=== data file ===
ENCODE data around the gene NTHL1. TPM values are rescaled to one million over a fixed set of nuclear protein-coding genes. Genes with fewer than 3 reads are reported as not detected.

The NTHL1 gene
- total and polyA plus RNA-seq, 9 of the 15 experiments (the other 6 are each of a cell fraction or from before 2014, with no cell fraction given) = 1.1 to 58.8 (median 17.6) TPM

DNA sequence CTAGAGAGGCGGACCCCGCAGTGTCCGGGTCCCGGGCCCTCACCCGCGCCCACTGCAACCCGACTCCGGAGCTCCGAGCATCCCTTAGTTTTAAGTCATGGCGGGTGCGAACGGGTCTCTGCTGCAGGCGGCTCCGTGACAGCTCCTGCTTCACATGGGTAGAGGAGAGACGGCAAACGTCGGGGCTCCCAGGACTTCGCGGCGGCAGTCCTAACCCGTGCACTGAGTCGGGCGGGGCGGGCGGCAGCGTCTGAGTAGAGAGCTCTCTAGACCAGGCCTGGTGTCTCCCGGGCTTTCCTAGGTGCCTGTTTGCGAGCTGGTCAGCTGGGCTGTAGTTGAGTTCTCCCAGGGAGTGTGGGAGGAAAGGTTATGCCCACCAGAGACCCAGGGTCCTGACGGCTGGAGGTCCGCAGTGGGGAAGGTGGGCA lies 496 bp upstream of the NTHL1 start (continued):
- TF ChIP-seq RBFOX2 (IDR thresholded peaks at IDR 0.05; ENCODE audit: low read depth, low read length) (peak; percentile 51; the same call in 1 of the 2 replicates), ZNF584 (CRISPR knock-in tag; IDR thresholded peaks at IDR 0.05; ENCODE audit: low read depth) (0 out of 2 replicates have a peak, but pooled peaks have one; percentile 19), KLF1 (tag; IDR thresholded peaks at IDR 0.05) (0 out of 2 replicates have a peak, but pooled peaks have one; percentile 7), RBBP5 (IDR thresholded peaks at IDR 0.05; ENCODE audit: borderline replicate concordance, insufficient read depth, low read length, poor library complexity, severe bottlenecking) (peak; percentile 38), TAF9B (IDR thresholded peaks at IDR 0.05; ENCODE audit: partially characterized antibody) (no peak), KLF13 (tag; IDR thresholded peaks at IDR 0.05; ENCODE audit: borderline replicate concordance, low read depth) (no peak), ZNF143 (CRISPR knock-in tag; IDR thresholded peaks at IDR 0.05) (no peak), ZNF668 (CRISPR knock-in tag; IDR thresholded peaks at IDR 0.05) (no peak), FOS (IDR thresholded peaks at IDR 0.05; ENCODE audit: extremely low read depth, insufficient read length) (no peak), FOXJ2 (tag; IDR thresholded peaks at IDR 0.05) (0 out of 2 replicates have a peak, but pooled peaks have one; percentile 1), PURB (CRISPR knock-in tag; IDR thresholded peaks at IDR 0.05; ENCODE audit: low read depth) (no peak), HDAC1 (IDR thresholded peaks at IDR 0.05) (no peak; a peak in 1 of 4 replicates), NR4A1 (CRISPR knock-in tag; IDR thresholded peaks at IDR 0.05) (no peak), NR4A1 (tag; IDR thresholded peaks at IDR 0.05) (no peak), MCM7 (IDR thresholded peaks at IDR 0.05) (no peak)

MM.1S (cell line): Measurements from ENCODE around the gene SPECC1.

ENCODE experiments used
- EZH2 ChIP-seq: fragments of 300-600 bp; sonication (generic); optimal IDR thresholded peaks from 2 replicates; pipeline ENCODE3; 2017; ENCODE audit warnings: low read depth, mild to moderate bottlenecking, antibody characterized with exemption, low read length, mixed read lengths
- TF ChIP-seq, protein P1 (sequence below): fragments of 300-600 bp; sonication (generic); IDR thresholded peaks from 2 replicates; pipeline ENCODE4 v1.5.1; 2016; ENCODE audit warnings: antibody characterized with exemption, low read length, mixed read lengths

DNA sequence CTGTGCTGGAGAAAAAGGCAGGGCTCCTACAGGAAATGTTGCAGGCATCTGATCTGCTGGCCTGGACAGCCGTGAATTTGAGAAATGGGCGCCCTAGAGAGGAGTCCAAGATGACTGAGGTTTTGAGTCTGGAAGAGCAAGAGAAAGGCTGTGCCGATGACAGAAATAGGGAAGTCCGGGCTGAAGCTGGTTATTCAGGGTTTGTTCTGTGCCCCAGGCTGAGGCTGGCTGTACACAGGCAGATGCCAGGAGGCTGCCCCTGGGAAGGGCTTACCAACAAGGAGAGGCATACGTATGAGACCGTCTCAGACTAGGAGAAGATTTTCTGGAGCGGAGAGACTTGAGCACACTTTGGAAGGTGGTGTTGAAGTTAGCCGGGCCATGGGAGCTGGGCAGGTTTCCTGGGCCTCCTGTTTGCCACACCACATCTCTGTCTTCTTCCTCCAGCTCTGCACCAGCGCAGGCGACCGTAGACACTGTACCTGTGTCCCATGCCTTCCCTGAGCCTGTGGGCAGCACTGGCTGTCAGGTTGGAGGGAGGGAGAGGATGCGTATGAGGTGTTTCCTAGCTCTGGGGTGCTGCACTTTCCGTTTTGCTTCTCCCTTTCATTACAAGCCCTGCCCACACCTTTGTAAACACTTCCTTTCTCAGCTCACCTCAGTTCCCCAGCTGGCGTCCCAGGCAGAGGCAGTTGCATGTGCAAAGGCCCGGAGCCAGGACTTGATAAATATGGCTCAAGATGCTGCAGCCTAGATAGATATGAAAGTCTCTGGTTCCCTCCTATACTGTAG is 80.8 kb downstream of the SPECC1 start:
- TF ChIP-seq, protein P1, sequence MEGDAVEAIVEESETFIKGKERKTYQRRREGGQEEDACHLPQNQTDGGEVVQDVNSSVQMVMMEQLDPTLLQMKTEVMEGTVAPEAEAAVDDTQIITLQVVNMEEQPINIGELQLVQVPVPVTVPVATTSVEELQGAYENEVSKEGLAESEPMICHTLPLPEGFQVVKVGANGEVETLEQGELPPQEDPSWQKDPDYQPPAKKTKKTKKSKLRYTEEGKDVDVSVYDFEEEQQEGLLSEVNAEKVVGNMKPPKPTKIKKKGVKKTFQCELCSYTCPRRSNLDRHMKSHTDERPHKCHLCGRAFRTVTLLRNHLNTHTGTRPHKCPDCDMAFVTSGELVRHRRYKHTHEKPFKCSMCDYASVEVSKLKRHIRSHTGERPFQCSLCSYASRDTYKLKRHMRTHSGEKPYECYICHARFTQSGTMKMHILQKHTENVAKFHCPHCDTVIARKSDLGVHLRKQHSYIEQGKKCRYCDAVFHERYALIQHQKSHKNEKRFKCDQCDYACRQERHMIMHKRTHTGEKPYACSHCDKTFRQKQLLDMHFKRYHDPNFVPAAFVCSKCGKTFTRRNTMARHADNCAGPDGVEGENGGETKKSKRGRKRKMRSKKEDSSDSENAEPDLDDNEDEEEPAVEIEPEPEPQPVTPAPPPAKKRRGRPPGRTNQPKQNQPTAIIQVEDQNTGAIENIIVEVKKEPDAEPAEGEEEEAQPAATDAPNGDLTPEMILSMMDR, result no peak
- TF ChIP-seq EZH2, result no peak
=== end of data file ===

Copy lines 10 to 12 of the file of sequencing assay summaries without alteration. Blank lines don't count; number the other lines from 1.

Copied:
DNA sequence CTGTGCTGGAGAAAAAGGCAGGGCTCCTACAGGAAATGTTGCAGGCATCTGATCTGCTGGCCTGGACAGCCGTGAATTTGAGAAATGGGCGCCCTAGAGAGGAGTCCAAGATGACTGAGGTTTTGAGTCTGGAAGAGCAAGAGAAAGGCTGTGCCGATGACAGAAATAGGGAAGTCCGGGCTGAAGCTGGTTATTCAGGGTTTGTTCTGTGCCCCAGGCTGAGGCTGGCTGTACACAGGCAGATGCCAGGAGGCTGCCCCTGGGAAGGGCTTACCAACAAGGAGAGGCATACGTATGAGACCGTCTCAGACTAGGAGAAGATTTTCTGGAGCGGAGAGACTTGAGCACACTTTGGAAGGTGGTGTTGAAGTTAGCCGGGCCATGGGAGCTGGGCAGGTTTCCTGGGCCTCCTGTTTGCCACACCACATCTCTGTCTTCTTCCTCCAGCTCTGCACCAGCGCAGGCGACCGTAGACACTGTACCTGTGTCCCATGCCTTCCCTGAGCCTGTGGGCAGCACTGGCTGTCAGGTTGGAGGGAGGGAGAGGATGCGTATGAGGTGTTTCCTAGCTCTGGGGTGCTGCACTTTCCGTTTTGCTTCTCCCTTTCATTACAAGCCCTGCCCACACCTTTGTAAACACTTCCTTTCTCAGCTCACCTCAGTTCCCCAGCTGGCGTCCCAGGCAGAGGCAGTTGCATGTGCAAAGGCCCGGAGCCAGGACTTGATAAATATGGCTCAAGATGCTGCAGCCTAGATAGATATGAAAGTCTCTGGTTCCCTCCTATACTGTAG is 80.8 kb downstream of the SPECC1 start:
- TF ChIP-seq, protein P1, sequence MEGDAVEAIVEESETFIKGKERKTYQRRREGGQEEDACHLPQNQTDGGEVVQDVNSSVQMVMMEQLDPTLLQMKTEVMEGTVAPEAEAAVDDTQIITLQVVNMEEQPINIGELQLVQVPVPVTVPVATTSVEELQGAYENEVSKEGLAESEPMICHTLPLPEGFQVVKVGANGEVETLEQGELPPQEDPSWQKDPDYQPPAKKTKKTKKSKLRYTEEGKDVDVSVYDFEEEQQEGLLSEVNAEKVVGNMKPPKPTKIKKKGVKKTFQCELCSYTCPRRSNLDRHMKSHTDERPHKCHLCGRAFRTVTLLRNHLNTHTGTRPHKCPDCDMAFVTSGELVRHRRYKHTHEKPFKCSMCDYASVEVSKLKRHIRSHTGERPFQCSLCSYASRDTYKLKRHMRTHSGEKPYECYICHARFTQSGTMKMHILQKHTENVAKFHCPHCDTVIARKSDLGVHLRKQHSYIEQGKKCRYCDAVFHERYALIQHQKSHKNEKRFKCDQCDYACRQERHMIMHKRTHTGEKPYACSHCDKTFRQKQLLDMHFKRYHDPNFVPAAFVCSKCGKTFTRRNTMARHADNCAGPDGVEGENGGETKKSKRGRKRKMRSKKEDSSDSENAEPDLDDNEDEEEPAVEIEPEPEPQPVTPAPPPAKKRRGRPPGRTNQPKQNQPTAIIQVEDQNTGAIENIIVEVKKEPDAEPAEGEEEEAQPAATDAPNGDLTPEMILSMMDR, result no peak
- TF ChIP-seq EZH2, result no peak